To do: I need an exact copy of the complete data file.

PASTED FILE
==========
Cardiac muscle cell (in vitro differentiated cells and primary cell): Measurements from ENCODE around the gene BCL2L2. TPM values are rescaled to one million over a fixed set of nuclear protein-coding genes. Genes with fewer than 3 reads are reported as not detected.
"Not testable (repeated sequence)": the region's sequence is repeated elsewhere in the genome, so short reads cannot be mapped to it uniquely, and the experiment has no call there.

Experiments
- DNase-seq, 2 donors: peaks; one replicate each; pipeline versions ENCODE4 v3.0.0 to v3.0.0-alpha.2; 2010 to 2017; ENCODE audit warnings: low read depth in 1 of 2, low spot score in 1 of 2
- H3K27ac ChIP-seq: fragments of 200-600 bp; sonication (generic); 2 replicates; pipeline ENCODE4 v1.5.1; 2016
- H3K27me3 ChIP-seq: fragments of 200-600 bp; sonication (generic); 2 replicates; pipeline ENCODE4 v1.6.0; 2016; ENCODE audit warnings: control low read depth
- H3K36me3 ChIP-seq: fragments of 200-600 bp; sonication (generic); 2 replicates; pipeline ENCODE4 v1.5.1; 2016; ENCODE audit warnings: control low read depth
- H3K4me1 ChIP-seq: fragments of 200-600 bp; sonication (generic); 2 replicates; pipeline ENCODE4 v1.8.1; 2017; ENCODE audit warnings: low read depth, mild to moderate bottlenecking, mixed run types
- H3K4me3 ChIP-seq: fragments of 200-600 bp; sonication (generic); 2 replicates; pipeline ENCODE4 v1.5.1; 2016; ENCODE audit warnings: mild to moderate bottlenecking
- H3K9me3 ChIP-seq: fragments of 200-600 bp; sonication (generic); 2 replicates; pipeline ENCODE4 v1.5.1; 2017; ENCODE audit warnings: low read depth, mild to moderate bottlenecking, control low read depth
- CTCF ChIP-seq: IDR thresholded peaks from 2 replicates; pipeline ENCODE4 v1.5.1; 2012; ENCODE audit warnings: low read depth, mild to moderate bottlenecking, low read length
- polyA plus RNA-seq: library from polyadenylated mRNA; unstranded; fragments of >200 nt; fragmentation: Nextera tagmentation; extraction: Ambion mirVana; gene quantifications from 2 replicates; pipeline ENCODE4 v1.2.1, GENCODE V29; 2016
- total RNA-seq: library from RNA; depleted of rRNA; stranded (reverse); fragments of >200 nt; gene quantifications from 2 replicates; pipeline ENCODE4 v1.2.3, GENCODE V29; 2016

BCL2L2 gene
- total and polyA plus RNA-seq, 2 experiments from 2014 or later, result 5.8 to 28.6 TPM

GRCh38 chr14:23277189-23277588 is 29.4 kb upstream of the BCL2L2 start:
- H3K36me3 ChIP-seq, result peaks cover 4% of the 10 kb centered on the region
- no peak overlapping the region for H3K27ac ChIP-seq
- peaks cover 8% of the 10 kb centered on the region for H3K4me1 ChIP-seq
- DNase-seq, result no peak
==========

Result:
Cardiac muscle cell (in vitro differentiated cells and primary cell): Measurements from ENCODE around the gene BCL2L2. TPM values are rescaled to one million over a fixed set of nuclear protein-coding genes. Genes with fewer than 3 reads are reported as not detected.
"Not testable (repeated sequence)": the region's sequence is repeated elsewhere in the genome, so short reads cannot be mapped to it uniquely, and the experiment has no call there.

Experiments
- DNase-seq, 2 donors: peaks; one replicate each; pipeline versions ENCODE4 v3.0.0 to v3.0.0-alpha.2; 2010 to 2017; ENCODE audit warnings: low read depth in 1 of 2, low spot score in 1 of 2
- H3K27ac ChIP-seq: fragments of 200-600 bp; sonication (generic); 2 replicates; pipeline ENCODE4 v1.5.1; 2016
- H3K27me3 ChIP-seq: fragments of 200-600 bp; sonication (generic); 2 replicates; pipeline ENCODE4 v1.6.0; 2016; ENCODE audit warnings: control low read depth
- H3K36me3 ChIP-seq: fragments of 200-600 bp; sonication (generic); 2 replicates; pipeline ENCODE4 v1.5.1; 2016; ENCODE audit warnings: control low read depth
- H3K4me1 ChIP-seq: fragments of 200-600 bp; sonication (generic); 2 replicates; pipeline ENCODE4 v1.8.1; 2017; ENCODE audit warnings: low read depth, mild to moderate bottlenecking, mixed run types
- H3K4me3 ChIP-seq: fragments of 200-600 bp; sonication (generic); 2 replicates; pipeline ENCODE4 v1.5.1; 2016; ENCODE audit warnings: mild to moderate bottlenecking
- H3K9me3 ChIP-seq: fragments of 200-600 bp; sonication (generic); 2 replicates; pipeline ENCODE4 v1.5.1; 2017; ENCODE audit warnings: low read depth, mild to moderate bottlenecking, control low read depth
- CTCF ChIP-seq: IDR thresholded peaks from 2 replicates; pipeline ENCODE4 v1.5.1; 2012; ENCODE audit warnings: low read depth, mild to moderate bottlenecking, low read length
- polyA plus RNA-seq: library from polyadenylated mRNA; unstranded; fragments of >200 nt; fragmentation: Nextera tagmentation; extraction: Ambion mirVana; gene quantifications from 2 replicates; pipeline ENCODE4 v1.2.1, GENCODE V29; 2016
- total RNA-seq: library from RNA; depleted of rRNA; stranded (reverse); fragments of >200 nt; gene quantifications from 2 replicates; pipeline ENCODE4 v1.2.3, GENCODE V29; 2016

BCL2L2 gene
- total and polyA plus RNA-seq, 2 experiments from 2014 or later, result 5.8 to 28.6 TPM

GRCh38 chr14:23277189-23277588 is 29.4 kb upstream of the BCL2L2 start:
- H3K36me3 ChIP-seq, result peaks cover 4% of the 10 kb centered on the region
- no peak overlapping the region for H3K27ac ChIP-seq
- peaks cover 8% of the 10 kb centered on the region for H3K4me1 ChIP-seq
- DNase-seq, result no peak